Instant replay improves MLB accuracy

The NBA and NFL have been reaping the benefits of instant replay for years, and the MLB has finally succumbed to the allure of having correct outcomes to games, with minimal human error from umpires every night during the season. The positive effects that instant replay has had in other professional sporting leagues, especially during the postseason , have not become apparent in the first month of instant replay in the MLB.  But over the course of the season, it will improve, and over the years, looking back, people will wonder how baseball was ever played with such uncertainty in the outcome of games, when cameras were readily available to give a second opinion the whole time.

Although I do appreciate the human element of baseball umpires, mainly their dramatic effects, I do prefer instant replay to be involved in determining the outcomes of games. For players and managers, they leave everything on the field. They invest countless hours and their emotions to be the best. They do whatever they can to gain the upper hand on the opponent, and for how much money they are being paid, why wouldn’t they? But with so much effort being put forth by the players on the field, they deserve to have the sense of security that comes from knowing that the only thing standing in the way of success is their own set of skills and athletic ability.

The extensive replay system has just been implemented this year, and it is far from perfect. This is obvious to fans and players, but who honestly expected it to be perfect within only a month of the MLB season starting? Implementing such a drastically revamped system of replay to a league with 30 teams and stadiums is a difficult task, so it is understandable that there will be mistakes. The NBA and NFL still experience mistakes, and both leagues have been using replay for more than ten years. Mistakes will always be part of the game, but at the same time, just like the NFL and NBA, the MLB should continue to attempt to perfect that which cannot be perfected to take the game to its purest form: a game in which the outcome is only decided by the people who are competing.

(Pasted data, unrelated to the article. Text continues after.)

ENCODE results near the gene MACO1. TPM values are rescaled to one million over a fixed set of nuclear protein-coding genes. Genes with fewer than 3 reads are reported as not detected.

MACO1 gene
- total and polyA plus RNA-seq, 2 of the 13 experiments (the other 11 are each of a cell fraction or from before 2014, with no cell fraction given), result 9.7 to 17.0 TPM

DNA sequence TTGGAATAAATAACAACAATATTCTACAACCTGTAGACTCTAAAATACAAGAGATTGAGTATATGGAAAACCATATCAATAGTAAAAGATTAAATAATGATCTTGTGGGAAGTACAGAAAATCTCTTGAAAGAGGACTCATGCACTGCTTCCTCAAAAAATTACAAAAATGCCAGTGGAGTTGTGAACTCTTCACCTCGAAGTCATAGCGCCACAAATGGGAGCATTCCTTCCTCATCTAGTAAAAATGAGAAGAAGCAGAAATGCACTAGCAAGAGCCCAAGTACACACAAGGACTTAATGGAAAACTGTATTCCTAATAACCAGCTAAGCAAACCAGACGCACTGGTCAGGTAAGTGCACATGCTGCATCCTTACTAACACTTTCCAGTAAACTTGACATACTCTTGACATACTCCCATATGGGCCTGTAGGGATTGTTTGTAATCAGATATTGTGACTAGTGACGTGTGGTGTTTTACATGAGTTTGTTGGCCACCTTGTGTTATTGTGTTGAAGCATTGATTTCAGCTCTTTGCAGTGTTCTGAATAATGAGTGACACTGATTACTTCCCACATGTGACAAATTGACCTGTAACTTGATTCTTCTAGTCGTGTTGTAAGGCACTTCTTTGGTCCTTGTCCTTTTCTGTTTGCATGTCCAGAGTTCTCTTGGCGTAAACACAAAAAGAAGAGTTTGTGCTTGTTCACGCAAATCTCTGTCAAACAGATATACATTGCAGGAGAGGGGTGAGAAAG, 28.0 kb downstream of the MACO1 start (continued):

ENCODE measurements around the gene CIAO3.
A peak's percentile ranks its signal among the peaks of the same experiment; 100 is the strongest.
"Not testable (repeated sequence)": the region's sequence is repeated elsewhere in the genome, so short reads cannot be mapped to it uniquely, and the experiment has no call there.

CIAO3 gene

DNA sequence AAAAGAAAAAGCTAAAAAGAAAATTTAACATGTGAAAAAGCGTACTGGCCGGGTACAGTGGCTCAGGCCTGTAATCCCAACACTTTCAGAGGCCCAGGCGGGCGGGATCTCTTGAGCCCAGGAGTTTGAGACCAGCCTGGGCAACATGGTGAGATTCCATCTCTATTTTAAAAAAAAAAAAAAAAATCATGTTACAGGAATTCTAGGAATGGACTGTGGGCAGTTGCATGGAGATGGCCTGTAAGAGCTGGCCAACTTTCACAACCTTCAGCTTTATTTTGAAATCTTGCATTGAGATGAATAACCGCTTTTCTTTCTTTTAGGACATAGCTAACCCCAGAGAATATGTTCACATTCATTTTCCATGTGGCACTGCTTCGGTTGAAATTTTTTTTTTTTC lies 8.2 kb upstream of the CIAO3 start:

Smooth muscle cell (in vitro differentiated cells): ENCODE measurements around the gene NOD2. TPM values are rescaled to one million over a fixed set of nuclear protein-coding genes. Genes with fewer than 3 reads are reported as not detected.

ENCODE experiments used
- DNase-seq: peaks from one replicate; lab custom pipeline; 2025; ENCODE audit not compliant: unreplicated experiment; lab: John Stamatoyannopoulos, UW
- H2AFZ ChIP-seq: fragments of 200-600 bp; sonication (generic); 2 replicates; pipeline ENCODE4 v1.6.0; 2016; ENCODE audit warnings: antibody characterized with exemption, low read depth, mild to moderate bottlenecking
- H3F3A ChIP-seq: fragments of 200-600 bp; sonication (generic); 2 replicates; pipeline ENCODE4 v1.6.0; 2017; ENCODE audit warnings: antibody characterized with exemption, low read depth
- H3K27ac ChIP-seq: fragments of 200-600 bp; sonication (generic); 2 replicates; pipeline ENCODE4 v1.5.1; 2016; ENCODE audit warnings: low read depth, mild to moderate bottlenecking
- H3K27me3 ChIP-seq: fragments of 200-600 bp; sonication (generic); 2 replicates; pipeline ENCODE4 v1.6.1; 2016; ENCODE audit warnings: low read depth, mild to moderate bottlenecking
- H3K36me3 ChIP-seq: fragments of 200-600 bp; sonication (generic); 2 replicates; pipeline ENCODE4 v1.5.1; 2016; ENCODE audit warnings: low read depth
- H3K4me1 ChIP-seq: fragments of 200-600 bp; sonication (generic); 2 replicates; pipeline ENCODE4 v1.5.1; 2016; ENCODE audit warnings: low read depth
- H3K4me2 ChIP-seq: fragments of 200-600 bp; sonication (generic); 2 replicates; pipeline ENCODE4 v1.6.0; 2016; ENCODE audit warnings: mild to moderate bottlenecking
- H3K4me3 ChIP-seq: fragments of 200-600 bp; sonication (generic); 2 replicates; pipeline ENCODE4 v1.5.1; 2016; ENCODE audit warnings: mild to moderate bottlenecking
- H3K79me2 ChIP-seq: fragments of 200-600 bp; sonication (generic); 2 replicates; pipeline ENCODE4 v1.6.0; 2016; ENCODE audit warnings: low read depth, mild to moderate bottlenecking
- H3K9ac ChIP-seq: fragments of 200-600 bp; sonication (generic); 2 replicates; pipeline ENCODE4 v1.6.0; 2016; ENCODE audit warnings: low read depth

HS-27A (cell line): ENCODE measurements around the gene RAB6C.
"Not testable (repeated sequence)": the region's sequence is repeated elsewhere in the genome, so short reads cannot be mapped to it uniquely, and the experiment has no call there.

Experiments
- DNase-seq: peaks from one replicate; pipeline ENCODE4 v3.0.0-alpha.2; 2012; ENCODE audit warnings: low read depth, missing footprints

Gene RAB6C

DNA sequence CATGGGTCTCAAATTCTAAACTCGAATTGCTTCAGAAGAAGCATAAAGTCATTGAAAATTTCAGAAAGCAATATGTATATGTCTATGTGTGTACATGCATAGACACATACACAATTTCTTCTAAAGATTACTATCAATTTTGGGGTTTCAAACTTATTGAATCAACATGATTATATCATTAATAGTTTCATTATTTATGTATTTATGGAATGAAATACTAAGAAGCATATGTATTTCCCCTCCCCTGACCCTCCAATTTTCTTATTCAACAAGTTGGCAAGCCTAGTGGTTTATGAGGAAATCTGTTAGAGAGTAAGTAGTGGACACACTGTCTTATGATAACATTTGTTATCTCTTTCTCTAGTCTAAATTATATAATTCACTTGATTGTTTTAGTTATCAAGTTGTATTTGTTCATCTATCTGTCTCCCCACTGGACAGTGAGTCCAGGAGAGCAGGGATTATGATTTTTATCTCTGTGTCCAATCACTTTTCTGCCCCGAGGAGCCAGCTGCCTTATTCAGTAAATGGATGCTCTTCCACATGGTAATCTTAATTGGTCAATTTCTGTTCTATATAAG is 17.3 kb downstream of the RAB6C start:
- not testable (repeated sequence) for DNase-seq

Besides the new replay system having some flaws, the most ardent detractors of this technology scream that baseball games are already long enough without having to wait for umpires to review the call. This is a fair point, since last year’s MLB games averaged two hours and 58 minutes. But so far, replay reviews have only averaged a little over two minutes, which, when compared to a manager coming over and arguing a call, kicking dirt at an umpire’s feet, gesturing at an inanimate object, and possibly being thrown out, might actually save time.

As far as the human element is concerned, umpires still have the ability to botch calls, but it is up to the manager to challenge the call and put the play up for review.

ESPN Stats & Info’s Doug Kern reported on this issue, concerning instant replay affecting the outcome of a game, “Top of 6th. Ben Revere originally ruled safe on a pickoff attempt at second, called out after replay. Next two batters had base hits that would have scored Revere, had he still been on base.” I disagree with this statement. It is unknown whether or not one call can really affect the game in this exact way. With a runner on base, the pitcher may have thrown different pitches to which the batter would have reacted differently, and there is no way to tell that if the runner wouldn’t have been picked, the runner would have scored.

You could just as easily say that since the runner was picked off, it caused those next two base hits to occur. Maybe the batters saw that there were two, and that there was nobody on base, so in a close game, they became more aggressive which led to their hits. This whole argument deals with ambiguity in chance and causation, which no one can be completely be sure of in the first place.

Baseball has always been resistant to change, and this is reflected by many fans’ resistance to the new instant replay. The process of instant replay is still new to umpires, many of whom have been umpiring for more than 25 years without the aid of this new technology, and this start to instant replay is sure to get better. Instant replay is something that is changing the game, but for the better, and over the course of the season–especially come playoff time–many fans will come to change their opinion.

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